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Is Do Not Track Something to Worry About?

This past Wednesday, the FTC released a report stating that they were behind a “Do Not Track” program that would automatically stop all ad tracking unless the consumer opted in. The consensus from the government is that advertisers aren’t doing enough to assure consumer privacy, so they’re being forced to step in.

As of this morning, a dozen plus blogs and news outlets have chimed in on the topic discussing everything from the possibility of it becoming a reality and who will be hurt if it happens.

Multichannel news covered a Time Warner media VP’s appearance before the subcommittee on Thursday. Joan Gillman’s point was that “Do Not Track” would interfere with the “vibrancy” of the internet in that it would restrict a company’s ability to be marketing innovators.

Super Bowl Ads and the Evolution of Online Marketing

Do you remember Pets.com? Back in 2000, the internet company made a big splash with a clever Super Bowl ad that had pet owners rushing to the site to buy dog food. Actually, not the second part. Like a lot of companies during the dot.com boom, the Super Bowl ad was the first and final hurrah for Pets.com.

While you won’t see the return of the dot.com dandies this Super Bowl, Advertising Age is predicting a big run on ads that are digitally and socially enhanced. Go read the article. I’ll wait.

(Insert “The Girl from Ipanema” here.)

Back? Great. Pete Blackshaw makes a reference to a POEM framework: paid media, owned media and earned media. It’s his contention, and I totally agree, that the successful brands will find a way to balance the golden POEM triangle in order to get the very most out of every ad dollar.

Competitor Gone Out of Business: Their Loss is Your Gain?

Mike Michalowicz, has an article in the small business section of today’s Wall Street Journal that talks about ways of siphoning off the clients from a competitor who has gone out of business. The concept is based on the idea that the world is full of ads that lead to dead phone numbers or defunct websites. It happens because companies don’t anticipate going out of business when they buy that phone book ad or drop 10,000 postcards with their web address from a hot air balloon. So Michalowicz says you should claim old phone numbers and web addresses and redirect them to your own active business.

Eloqua Report Offers Tips on Lead Generation & Email Marketing

Marketing automation has made it possible for a small sales staff to contact and monitor 1,000 of customers with just a few key strokes, but such ease of use has its downside. Just because you can send out mass mailings, doesn’t mean you should. 1,000 randomly targeted emails might bring in a couple of dollars, but Eloqua, a provider of marketing automation solutions says that proper lead scoring and nurturing are more likely to pay off in the long run.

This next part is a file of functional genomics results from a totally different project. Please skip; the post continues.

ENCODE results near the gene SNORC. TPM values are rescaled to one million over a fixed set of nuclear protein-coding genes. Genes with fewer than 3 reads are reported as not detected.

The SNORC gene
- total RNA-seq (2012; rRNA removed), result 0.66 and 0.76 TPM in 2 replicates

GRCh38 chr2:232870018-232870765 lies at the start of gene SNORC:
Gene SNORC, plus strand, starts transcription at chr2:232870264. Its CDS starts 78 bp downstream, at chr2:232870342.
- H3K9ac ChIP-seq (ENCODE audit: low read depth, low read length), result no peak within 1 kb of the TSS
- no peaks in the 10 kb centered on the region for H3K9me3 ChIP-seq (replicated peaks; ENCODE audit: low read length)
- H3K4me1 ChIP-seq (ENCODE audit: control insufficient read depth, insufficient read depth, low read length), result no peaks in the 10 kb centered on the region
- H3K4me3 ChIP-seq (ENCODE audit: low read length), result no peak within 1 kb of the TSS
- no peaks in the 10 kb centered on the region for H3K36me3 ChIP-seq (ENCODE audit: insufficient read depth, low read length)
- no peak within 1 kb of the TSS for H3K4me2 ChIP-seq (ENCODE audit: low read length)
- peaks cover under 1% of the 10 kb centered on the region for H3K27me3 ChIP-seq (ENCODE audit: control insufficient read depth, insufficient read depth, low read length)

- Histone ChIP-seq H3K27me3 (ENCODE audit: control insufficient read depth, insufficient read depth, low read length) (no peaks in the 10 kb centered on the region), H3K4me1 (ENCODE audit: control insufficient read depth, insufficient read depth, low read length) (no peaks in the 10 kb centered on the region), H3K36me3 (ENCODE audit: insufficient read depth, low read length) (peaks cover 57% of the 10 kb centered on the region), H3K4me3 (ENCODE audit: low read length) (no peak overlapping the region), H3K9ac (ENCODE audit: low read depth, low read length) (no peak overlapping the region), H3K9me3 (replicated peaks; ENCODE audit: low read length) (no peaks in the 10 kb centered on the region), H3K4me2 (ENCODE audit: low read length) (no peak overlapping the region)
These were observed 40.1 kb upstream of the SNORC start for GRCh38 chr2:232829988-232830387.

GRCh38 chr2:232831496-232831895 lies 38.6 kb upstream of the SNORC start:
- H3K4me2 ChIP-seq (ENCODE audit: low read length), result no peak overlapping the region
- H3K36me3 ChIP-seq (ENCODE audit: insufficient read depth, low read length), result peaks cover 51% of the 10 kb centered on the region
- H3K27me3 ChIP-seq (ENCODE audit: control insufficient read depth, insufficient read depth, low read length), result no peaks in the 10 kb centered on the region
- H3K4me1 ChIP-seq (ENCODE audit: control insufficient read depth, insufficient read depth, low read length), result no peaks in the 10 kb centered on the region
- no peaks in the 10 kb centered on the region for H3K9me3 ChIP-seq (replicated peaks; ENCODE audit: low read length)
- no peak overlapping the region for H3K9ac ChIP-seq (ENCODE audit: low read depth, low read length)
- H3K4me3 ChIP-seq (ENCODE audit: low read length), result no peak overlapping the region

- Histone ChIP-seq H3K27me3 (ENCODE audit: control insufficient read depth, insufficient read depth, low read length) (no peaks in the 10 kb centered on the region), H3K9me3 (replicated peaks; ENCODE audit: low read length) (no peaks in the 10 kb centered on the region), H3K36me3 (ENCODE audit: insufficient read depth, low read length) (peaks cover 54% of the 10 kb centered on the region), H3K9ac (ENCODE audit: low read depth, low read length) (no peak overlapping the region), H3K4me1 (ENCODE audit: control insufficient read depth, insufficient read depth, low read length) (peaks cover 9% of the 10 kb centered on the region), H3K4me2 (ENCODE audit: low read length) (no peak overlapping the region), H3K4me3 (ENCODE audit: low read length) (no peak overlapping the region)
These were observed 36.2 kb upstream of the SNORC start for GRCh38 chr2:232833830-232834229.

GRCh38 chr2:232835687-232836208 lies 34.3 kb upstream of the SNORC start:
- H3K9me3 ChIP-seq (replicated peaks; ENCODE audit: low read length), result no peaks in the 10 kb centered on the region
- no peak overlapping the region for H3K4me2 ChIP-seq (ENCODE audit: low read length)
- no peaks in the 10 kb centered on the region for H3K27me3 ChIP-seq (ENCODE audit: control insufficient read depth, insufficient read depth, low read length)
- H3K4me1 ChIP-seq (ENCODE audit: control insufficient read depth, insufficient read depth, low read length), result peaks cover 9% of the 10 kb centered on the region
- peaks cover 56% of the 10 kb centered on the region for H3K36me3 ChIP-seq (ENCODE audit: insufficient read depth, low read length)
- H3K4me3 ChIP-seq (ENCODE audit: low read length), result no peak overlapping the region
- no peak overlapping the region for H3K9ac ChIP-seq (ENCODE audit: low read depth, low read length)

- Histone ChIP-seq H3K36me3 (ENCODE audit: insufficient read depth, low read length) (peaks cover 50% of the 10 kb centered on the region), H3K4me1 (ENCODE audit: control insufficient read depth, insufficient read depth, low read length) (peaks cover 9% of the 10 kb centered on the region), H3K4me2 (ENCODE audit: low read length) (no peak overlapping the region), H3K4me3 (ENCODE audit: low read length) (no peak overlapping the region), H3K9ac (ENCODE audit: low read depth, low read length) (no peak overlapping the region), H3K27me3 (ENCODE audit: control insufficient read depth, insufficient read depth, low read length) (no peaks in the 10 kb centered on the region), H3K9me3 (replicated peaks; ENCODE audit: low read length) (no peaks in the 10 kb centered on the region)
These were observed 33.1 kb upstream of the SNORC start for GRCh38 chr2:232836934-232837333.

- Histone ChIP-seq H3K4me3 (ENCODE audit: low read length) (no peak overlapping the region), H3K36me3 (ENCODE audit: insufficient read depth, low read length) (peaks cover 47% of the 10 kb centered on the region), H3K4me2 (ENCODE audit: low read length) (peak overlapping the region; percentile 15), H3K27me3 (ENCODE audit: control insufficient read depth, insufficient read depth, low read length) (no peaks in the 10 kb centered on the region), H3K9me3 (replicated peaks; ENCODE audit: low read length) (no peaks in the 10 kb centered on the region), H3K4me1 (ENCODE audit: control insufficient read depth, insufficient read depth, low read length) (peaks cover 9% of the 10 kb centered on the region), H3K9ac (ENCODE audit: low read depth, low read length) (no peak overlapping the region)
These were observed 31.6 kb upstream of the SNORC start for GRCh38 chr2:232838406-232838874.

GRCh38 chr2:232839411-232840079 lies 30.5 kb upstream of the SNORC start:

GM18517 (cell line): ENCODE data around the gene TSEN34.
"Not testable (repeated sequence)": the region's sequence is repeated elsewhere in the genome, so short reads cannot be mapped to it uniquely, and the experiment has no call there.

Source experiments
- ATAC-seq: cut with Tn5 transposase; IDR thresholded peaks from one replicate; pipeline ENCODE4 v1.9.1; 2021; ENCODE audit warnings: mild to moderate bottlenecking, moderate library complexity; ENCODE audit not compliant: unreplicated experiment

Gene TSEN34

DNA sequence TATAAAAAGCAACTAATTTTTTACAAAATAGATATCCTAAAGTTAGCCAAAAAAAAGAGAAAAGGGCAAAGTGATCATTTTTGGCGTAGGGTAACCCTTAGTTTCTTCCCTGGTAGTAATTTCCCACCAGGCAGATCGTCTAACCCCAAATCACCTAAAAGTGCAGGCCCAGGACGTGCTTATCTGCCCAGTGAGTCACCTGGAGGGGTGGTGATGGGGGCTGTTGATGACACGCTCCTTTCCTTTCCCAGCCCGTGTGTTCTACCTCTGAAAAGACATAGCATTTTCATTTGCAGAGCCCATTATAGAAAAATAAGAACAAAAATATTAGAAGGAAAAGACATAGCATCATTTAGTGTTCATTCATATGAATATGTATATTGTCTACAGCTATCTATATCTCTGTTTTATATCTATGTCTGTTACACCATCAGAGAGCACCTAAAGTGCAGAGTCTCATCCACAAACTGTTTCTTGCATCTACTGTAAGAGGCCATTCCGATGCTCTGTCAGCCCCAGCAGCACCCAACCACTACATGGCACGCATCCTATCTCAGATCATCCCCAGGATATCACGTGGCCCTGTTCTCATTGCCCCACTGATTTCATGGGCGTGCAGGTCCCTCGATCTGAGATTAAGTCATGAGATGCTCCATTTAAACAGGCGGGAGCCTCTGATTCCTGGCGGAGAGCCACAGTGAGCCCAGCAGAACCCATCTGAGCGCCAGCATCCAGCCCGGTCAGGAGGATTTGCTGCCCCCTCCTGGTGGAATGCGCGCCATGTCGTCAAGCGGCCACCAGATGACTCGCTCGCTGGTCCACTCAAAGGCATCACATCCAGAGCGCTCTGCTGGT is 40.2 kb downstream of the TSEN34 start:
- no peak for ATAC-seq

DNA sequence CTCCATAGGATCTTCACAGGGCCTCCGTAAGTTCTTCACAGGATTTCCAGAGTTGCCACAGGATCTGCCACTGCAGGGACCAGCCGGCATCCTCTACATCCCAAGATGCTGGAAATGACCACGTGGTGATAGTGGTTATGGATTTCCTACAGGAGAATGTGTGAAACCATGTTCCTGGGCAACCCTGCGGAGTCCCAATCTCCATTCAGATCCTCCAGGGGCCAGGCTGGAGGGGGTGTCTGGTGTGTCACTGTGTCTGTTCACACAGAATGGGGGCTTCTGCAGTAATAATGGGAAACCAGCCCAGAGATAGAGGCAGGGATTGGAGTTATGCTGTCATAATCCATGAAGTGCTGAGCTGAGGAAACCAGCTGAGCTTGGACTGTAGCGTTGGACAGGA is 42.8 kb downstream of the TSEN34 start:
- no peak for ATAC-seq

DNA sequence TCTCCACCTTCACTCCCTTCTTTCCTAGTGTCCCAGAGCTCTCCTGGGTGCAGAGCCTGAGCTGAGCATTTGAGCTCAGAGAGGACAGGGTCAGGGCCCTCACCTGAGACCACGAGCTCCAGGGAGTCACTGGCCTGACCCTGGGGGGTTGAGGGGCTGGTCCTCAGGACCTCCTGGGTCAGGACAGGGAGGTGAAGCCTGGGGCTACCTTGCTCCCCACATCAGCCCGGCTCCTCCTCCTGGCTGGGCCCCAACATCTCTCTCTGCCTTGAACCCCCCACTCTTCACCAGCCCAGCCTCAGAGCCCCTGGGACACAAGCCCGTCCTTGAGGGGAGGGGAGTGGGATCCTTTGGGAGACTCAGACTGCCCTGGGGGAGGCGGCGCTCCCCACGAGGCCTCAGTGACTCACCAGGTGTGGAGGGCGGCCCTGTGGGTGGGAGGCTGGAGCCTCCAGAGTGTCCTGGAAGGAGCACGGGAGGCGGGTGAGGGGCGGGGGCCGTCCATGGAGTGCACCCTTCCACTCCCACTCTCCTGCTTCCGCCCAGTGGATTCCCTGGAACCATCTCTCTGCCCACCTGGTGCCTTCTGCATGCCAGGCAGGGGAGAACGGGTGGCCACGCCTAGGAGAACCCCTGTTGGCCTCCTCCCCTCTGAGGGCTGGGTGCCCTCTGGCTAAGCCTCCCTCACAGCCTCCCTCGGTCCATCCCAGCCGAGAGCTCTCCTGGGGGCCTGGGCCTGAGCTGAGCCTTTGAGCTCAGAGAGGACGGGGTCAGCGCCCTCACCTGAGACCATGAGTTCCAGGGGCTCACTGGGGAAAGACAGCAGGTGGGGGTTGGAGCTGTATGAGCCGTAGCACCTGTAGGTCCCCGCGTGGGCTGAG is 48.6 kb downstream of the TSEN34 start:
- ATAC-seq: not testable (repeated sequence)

As part of their Eloqua Experience user conference, Eloqua collected data from more than 700 B2B and B2C companies to come up with their new report: How Do You Stack Up? Marketing Automation Trends, Benchmarks, & Best Practices.

Video Aids Double-Digit Growth in Online Ad Spending

The Interactive Advertising Bureau (IAB) is reporting record breaking numbers on ad spending, but don’t put the down-payment on the Ferrari just yet. While it’s clear that the first half of 2010 saw a hefty increase in online ad dollars, the 11.3% increase is over the first half of 2009 which was an exceptionally bad moment in time.

Display advertising pulled in $4.4 billion in the first half of 2010 which is a 16% increase over the same period in 2009. Much of the growth came in the area of digital video advertising which is as high as it’s ever been, a full 31% over last year. This increase points to two things – consumers are responding to video advertising and ad buyers are more comfortable with the medium. Still, I’d say it’s the buyers not the consumers that are keeping video advertising from going through the roof.

AdKeeper Lets You Rip Out Ads the Modern Way

I’m a magazine ripper. I admit it and I know it’s not something everyone understands, but it’s how I roll. As I read my favorite magazines, I rip out recipes, coupons, the occasional photo of a good looking guy (hey, all work and no play. . . ) and I rip out ads.

With the holidays coming, I’ve been ripping more ads than ever so I was very intrigued when I saw the recent ClickZ article on AdKeeper. AdKeeper is an online service that allows you to virtually rip out the ads you see online. Scott Kurnit, founder and former CEO of About.com, is the man behind the plan. He commissioned a study and found that 95% of people tear ads out of magazines, so it appears I’m not alone in this. His logic is anytime you can bring an offline behavior online, you’ve got a winner.

It’s Not Easy Being Green

Everyone knows green is good and I’m not just talking about the kind you stuff in your wallet. Green is a marketing buzzword that tells your customers that you’re hip, you’re concerned and you’re doing something about it.

Now before you start typing “eco-friendly” on your weekly newsletter, you better take a look at the new guidelines proposed by the FTC.

The Federal Trade Commission is concerned that agencies aren’t taking this environmental stuff seriously so they’re cracking the whip.

FTC Chairman Jon Leibowitz had this to say:

“In recent years, businesses have increasingly used ‘green’ marketing to capture consumers’ attention. But what companies think green claims mean and what consumers really understand are sometimes two different things.”